A settlement agreement, previously known as a ‘compromise agreement’, is a legally binding contract between you and an employee. It typically involves a severance payment in return for the employee not pursuing a claim at the employment tribunal.
Our employment law solicitors are experts in settling disputes, providing unparalleled settlement agreement advice tailored to your business.
We understand that every case is unique and may require a different approach to negotiate a reasonable resolution.
We get to know you, your business, and your objectives to ensure that your interests are properly represented and that we obtain the best outcome to protect the future of the business.
We regularly act for directors, shareholders, and both private and public sector organisations. The team can advise on settlement agreement negotiations and will act on your behalf as the employer.
We offer a range of services related to employment settlement agreements, including:
Advising on the terms of the agreement and alternative outcomes
Providing negotiation support for employer’s entering into an agreement
Delivering legal representation during settlement negotiations
Managing the impact of the agreement on existing and future claims
We help clients nip problems in the bud and resolve their employment issues every day.
Here are the most common questions we receive in regard to settlement agreements for employers.
Our fees are typically calculated on an hourly basis, ranging from £180 to £295 plus VAT.
Fees may also vary depending on the complexity of the case. We will be happy to provide you with a full case-specific estimate when we meet with you.
It is important to also bear in mind that employers typically cover or contribute towards the costs of independent legal advice for their employees.
A settlement agreement can be used to save the business time and money, as well as its reputation. Settlement agreements can be used in a variety of situations, particularly where an employer anticipates an employee may bring a claim and wants to avoid a long, drawn-out process.
Signing a settlement agreement ultimately provides security for both you and the employee. Our settlement agreement experts work hard to find the most reasonable and mutually beneficial solution.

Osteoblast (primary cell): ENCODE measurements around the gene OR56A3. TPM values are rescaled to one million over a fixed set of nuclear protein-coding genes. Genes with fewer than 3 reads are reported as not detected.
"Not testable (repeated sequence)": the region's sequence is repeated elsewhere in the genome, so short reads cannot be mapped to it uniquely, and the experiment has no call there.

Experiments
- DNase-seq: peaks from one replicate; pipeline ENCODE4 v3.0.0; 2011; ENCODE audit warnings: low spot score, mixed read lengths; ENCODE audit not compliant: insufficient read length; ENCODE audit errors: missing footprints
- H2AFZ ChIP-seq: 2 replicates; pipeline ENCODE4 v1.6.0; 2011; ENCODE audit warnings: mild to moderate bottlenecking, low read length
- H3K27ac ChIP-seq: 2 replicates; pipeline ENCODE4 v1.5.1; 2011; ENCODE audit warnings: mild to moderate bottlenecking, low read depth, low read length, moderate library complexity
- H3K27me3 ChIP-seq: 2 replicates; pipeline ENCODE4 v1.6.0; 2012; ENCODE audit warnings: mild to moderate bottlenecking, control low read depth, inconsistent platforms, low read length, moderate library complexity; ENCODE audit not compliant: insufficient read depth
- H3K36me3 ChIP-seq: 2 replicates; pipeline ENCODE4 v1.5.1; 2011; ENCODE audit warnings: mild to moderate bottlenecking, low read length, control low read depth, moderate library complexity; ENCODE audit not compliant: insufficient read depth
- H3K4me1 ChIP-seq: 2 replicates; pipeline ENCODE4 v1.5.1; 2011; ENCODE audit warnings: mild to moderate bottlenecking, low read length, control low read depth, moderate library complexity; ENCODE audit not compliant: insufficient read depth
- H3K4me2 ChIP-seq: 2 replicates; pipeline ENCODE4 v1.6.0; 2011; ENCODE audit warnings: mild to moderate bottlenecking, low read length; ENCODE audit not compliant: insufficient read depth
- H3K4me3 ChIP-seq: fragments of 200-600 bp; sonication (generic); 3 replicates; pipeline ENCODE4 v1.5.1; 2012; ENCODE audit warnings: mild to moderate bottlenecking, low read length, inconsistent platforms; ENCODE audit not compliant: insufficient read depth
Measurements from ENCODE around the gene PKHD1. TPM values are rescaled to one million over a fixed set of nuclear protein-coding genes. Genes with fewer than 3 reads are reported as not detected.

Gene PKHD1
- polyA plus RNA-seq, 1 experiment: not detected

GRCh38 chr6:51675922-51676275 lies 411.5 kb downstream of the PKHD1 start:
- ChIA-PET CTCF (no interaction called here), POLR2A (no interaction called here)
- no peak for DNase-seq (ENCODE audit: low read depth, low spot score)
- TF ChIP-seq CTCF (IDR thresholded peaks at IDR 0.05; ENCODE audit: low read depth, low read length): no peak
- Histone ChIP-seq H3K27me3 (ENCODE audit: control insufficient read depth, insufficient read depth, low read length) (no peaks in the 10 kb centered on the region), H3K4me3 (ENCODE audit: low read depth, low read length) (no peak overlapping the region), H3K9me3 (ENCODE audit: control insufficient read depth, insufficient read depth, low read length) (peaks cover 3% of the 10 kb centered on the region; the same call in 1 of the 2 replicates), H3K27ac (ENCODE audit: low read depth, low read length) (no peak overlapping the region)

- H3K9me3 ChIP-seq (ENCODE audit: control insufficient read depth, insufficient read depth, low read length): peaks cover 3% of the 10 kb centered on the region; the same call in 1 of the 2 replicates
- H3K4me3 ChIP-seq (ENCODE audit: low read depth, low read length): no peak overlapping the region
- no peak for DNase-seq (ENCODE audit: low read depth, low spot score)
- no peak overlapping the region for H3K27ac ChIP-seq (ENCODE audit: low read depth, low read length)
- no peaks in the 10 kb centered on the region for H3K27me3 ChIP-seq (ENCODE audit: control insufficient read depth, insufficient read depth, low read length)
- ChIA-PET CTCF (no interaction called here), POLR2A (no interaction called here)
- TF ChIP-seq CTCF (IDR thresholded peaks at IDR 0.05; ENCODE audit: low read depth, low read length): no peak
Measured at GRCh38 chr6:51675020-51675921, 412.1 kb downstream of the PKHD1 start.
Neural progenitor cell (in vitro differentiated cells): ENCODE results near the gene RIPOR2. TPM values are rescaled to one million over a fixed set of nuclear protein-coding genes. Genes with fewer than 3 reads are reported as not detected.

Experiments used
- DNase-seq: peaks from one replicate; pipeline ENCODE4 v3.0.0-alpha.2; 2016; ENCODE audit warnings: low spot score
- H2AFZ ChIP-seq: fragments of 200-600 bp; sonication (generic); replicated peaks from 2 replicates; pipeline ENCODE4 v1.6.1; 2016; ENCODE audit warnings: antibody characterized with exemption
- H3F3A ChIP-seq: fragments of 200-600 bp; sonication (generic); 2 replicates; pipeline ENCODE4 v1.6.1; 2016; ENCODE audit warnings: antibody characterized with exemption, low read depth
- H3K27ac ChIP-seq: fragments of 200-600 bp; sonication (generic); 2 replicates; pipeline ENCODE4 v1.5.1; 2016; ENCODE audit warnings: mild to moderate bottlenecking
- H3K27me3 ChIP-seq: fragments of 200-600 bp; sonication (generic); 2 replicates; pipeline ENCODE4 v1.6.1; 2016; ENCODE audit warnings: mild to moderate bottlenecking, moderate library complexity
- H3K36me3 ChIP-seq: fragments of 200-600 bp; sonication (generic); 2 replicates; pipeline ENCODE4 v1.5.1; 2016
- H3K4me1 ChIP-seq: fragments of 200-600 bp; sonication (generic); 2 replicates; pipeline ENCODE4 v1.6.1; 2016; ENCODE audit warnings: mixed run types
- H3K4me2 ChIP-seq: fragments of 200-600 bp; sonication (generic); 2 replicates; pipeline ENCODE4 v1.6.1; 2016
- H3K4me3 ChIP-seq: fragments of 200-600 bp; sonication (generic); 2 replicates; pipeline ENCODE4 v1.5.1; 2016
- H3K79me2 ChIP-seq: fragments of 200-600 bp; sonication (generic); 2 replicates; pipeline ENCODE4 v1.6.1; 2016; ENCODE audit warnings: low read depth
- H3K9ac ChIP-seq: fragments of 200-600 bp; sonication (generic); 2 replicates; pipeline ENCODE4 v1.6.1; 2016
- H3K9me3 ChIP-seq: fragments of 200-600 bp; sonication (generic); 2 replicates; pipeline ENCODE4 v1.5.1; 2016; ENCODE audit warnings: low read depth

Settlement agreements typically centre around a severance payment in exchange for not bringing a claim. The settlement agreement should therefore include the termination payment and the balance of any outstanding salary, bonuses, or holiday pay to the employee.
Confidentiality clauses can also be included to the benefit of both parties, as well as non-derogatory clauses that can prevent parties from saying unpleasant things about each other.
The employee will usually waive rights they may have against the employer, whilst the employer often agrees to provide a good reference.
The agreement must also legally identify the adviser who consulted with the employee and must state that its terms comply with the relevant statutory provisions.
To make a settlement agreement valid, the employee must receive independent legal advice. There is a cost in receiving such advice and therefore employers typically offer to fully cover or pay a contribution towards these costs.
The independent adviser must have a current contract of insurance or professional indemnity insurance covering the risk of a claim by the employee. The adviser must also be independent, meaning they cannot be employed by, acting for, or connected with the employer.
There are no legal minimum pay-outs and you are not bound to compensation limits set for employment tribunals.
We’ve found that a reasonable payment can range anywhere from three to six month’s salary, plus notice pay. It is important to note, however, that the amount payable is entirely dependent on the case and what you want to reasonably pay as the employer depending on the strength of any defence.
The timescale for a settlement agreement depends entirely on the complexity of the negotiations at hand. Typical periods can be anything up to 28 days.
According to Acas settlement agreement guidance, employees should be given a minimum of 10 calendar days to decide whether to accept the settlement offer presented.
Compensatory payments of up to £30,000 can be paid without deducting tax.
Whereas certain payments such as pay in lieu of notice and holiday pay are subject to normal deductions for tax and National Insurance.
Failing to deduct tax from payments can leave the employer liable to the HMRC, so it is always important to seek advice.
You can withdraw a settlement offer at any stage before a binding settlement agreement is signed by the parties.
It is important to seek legal advice about the implications of withdrawing your offer before doing so. If you have made a settlement offer and you are concerned about current negotiations, please do get in touch to see how our settlement solicitors can help.
A settlement agreement is legally binding and, if there is a breach of settlement agreement by the employer, the employee may bring a breach of contract claim against the employer. The employee could be owed compensation as a result.
If you think that you may have breached a settlement agreement, get in touch as soon as possible. Early intervention from a settlement agreement adviser is essential to minimise the damage.